Psychological safety may sound like just a buzzword in the human resources world, but we’ve found that the value of creating a supportive and transparent environment at work is actually one of the key drivers of organizational success. A great environment created by leaders can have great bottom-line effects, and bad leadership decisions can be even more damaging to organizations. Building a psychologically safe environment starts at the top – which means you’ll need to train leaders with the right skillsets. After all, research suggests that leadership skills aren’t always innate – they can be developed over time – and equipping leaders with the right training will help them cultivate the environment your organization needs. Here’s what you need to know about psychological safety in the workplace, including what it is, as well as the results you can expect to see from implementing it.

What is Psychological Safety? 

Harvard researcher Amy Edmondson explains that psychological safety exists when people in the workplace can fully present themselves, are comfortable taking risks, and can have difficult conversations. 

But the tricky part about psychological safety is that although we want everyone to be their authentic selves in the workplace, there’s a risk people might take that as a license to remove their professional filter. That’s why it’s integral that team members not only think about being themselves, but also how they’re engaging relationally to others in the workplace. Edmondson calls it a “shared belief” when team members are able to take part in interpersonal risk-taking while staying true to their authentic selves. In the workplace, that looks like team members understanding that each individual will communicate with each other in a way that validates one another, accepts one another, respects everyone’s identity, and is inclusive in nature. 

In a workplace that’s low in psychological safety, people feel they can’t share dissenting perspectives or give and receive feedback. It can almost feel like a stalemate when people are fearful to speak about or confront any issues that may arise, leading to disengagement and negativity. That’s why creating an environment where people feel like they belong and that they will be heard is so important for engagement. 

How do you teach psychological safety to leaders?

In order to teach psychological safety to leaders, they’ll need to have the proper skills training to manage their teams. In our skills training, we focus first on helping leaders and individual contributors identify and build awareness of their position within the organization, the power they yield, and their responsibility in creating psychological safety for all team members.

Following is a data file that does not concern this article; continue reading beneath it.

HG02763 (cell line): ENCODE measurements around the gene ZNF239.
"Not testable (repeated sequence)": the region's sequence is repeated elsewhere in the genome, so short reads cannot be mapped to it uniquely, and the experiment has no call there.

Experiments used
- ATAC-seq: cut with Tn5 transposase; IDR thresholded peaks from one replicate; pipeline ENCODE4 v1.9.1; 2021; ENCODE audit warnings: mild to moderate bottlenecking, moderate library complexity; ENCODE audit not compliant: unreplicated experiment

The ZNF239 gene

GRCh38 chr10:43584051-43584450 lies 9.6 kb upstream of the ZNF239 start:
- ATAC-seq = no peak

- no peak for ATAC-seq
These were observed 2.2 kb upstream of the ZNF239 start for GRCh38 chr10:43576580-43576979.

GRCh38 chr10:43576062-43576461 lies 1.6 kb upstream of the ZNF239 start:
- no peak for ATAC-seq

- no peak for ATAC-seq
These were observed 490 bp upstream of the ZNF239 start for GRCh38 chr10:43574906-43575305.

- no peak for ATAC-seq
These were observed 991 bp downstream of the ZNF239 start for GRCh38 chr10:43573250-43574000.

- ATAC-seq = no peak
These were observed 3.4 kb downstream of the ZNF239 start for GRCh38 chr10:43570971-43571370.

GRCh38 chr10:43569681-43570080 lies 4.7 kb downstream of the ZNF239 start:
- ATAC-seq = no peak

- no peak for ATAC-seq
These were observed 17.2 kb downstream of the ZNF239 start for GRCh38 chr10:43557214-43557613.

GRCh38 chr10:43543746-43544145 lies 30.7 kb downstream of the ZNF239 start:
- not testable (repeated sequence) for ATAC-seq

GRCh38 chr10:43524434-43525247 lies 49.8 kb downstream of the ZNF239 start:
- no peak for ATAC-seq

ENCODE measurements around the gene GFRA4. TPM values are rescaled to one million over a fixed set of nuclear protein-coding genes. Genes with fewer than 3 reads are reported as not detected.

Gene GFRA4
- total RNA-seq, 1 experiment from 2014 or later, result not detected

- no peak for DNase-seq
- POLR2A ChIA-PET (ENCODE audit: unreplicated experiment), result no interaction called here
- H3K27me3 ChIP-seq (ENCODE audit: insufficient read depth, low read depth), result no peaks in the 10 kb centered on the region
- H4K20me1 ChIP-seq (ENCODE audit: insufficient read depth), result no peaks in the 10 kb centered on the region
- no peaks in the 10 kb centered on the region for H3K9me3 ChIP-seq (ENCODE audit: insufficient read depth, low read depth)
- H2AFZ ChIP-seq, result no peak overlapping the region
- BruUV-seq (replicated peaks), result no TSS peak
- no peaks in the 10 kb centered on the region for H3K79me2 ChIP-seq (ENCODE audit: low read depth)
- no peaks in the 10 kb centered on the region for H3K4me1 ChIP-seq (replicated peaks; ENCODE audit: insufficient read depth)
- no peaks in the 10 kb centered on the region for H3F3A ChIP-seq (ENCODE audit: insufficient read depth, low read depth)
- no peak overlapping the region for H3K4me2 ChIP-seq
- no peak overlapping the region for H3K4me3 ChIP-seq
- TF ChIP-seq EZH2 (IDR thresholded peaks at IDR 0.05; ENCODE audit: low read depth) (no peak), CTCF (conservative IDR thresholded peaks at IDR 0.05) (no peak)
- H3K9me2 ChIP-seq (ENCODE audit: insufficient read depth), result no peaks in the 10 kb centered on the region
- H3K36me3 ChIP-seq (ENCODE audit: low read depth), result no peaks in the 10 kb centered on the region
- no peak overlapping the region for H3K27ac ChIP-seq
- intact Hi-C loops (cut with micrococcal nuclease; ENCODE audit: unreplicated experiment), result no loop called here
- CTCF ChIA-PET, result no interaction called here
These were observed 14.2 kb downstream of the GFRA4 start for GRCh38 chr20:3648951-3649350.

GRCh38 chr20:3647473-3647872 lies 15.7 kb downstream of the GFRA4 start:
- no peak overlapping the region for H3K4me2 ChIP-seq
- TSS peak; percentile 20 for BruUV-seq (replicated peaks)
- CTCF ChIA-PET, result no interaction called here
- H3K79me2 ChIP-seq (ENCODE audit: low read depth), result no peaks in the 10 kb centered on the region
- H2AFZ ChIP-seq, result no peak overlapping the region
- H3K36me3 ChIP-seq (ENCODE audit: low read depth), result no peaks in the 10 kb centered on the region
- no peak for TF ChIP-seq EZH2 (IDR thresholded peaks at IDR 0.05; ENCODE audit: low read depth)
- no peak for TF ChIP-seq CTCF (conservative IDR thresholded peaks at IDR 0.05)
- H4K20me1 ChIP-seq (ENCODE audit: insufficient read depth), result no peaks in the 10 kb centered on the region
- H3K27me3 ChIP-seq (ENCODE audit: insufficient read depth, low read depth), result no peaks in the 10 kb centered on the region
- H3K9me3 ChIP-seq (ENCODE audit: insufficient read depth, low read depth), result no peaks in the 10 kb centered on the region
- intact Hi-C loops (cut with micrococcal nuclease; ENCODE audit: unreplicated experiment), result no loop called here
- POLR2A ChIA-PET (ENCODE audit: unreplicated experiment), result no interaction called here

Once we’ve had that conversation, we’re ready to shift to building skills. We teach leaders how to build structure for inclusive discussions and how to recognize psychologically safe behaviors. For individual contributors that may have limited decision-making powers, we show them the influence they have in a team which can establish psychological safety. For example, how can you build allyship when you’re noticing that somebody is being spoken over? Or how can you gauge alignment when both of you are doing a project but there is a disagreement? Individual contributors often have more influence in creating a positive environment than they realize.

What are the results you can expect to see from a psychologically safe workplace?

When you focus on building a psychologically safe workplace, you’ll start to see that team members are able to engage in healthy conflict and admit mistakes rather than avoiding issues. Most importantly, employees will be able to have open discussions about ideas and challenges, because they feel like they will be heard by leaders and other team members. Even if there are moments where they are not feeling psychologically safe, they can still communicate to their leaders that they weren’t feeling heard and ask if there is a process for resolving the issue.

They say it takes a village to raise a child, and the fact is that it really takes a village to create psychological safety. Though it may be easy for leaders and employees to think that they don’t have the responsibility to build a safe culture, both management and individual contributors have the ability to make positive change to reap the long-term benefits of psychological safety.

Reach out to use to learn more about creating psychological safety and other topics that we offer in our leadership development and management skills training solutions.

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